Given the enormous popularity of all things Half-Life, it's a given that a movie will be made of the game eventually. Indeed, several attempts at getting such a project off the ground have been firmly rejected, Valve's Doug Lombardi revealed in a recent interview, but the developer behind the Sci-fi shooter phenomenon hasn't ruled out the possibility of extending the franchise to the silver screen.
Speaking to Eurogamer, the Valve marketing director admitted: "We've been approached by just about every major studio there is [to do a Half-Life movie]... we've met with some pretty serious players."
But despite being wined, dined, and meeting up with top movie stars, Lombardi and co have so far remained unimpressed: "Every treatment that I've seen for a Half-Life movie has stunk so badly I didn’t even want to be in the room with the script! I mean, [they were] just awful. We've been offered the whole deal, [but] it's like; we're not going to do that. We're not going to make another bad [game-related] movie.
Asked whether Valve would consider doing a movie of the game if the right treatment came along, Lombardi admitted it would be a go-er: "If one comes along we'll do it, if not... we're in this business to make games, right, we're doing pretty well for ourselves making games, there's no need."
Pontificating potential lead roles, Lombardi said: "Some people that thought Edward Norton would be a pretty good Gordon... I dunno. I think it would actually be pretty cool if we got someone who nobody had ever heard of before who's really talented and that's where they got the break.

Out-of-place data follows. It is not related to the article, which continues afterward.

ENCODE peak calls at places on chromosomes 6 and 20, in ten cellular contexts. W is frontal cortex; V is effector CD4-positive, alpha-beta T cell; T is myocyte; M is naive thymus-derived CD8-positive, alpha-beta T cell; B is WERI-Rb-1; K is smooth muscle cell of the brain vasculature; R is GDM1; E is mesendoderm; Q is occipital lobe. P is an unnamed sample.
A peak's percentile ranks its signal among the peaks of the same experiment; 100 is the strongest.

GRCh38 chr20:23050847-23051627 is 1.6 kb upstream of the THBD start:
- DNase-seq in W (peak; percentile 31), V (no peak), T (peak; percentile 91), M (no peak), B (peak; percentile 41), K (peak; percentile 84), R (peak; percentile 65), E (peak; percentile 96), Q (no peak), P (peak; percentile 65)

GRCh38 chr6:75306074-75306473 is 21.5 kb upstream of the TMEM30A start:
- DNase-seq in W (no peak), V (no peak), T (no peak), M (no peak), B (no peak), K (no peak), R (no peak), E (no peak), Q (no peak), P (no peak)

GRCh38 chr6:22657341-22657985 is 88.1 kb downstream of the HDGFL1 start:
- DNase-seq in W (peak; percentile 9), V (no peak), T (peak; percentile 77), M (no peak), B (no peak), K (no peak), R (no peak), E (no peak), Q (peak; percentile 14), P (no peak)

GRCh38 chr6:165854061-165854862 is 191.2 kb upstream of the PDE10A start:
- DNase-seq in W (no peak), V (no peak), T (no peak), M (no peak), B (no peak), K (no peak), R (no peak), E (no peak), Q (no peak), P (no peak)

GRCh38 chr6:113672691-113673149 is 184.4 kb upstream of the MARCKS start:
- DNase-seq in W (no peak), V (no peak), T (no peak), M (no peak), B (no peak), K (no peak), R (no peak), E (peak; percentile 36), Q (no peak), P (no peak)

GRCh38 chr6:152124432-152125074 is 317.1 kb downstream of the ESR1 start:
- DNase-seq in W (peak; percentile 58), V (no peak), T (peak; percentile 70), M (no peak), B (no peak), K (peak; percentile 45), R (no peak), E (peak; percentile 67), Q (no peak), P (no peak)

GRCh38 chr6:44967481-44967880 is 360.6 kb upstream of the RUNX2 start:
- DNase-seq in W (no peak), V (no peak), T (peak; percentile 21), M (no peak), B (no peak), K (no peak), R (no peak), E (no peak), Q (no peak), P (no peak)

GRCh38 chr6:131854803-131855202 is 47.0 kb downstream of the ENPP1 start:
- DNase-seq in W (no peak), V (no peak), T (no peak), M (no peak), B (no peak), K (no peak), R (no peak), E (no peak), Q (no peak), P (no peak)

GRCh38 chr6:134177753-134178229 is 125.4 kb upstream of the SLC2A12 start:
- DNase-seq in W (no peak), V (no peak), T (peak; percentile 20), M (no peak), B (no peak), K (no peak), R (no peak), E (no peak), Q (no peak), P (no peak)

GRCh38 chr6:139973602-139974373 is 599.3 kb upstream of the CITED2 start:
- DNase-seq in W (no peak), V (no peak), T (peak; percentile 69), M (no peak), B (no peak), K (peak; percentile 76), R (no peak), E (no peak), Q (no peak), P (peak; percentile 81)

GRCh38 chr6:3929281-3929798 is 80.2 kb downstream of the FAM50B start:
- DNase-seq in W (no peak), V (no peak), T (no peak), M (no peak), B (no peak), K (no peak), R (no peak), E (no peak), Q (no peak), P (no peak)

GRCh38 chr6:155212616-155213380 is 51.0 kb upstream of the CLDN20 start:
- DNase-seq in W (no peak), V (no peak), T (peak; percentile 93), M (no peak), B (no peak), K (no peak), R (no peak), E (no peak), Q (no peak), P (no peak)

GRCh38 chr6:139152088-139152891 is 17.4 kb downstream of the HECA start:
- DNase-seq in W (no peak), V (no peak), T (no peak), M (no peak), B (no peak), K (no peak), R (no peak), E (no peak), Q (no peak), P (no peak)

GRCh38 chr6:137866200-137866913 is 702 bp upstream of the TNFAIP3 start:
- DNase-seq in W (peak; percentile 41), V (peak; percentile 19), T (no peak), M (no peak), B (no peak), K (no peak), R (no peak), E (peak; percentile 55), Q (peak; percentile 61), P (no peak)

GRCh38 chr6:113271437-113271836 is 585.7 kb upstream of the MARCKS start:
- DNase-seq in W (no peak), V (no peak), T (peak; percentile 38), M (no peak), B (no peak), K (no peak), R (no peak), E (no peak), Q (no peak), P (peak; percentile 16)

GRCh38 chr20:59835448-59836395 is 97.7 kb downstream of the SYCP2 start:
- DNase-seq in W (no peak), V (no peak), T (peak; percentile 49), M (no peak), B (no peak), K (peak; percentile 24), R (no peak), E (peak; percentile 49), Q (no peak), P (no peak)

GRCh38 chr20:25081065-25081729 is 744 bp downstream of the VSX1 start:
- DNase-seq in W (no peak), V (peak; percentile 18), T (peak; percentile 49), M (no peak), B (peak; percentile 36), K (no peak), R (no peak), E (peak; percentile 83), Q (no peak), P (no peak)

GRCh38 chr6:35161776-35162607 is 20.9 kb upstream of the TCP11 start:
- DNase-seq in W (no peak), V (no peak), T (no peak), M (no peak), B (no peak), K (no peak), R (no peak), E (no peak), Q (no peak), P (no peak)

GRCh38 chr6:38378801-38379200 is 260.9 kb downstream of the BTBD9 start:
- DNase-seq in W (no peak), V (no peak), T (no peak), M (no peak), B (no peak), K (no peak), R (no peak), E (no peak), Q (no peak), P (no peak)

"I think it would sort of go back to how we would want to play the movie in general. Y'know, we don't want to do the big Hollywood cheesy scene where Gordon falls in love at the end, y'know, the G-Man pulls off a mask and says 'I'm your father!' or whatever," he laughed.
On the subject of who Valve would like to direct a potential Half-Life movie, Lombardi said: "I think it would be really cool if someone who's really well known, a Sam Raimi or somebody like that could get into it and take a multi million dollar budget and went crazy with it and had great sets and great stunts - I think it could be cool that way.
"I think it could also be really cool done on a million dollar budget with three cameras and bunch of unknown actors. It's going to be the treatment and the way it's pulled off that will make it," he added.
Having obviously discussed the subject endlessly over the years, Lombardi's tone changed to one of pessimistic realism: "At this point, we’ve been round that track so many times, it's left us so disenchanted with the idea that it's now like, pffft, whatever."
But once the game's profile reaches new heights later this summer, it wouldn't be hard to predict movie moguls beating a path to Valve's door, once again - perhaps giving the studio an unprecedented creative control over the direction of any potential movie project.